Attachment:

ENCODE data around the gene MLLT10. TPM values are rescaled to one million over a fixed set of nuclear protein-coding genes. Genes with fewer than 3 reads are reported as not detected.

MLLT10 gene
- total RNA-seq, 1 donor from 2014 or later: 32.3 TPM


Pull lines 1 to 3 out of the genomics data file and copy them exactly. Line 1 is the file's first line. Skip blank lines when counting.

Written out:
ENCODE data around the gene MLLT10. TPM values are rescaled to one million over a fixed set of nuclear protein-coding genes. Genes with fewer than 3 reads are reported as not detected.

MLLT10 gene
- total RNA-seq, 1 donor from 2014 or later: 32.3 TPM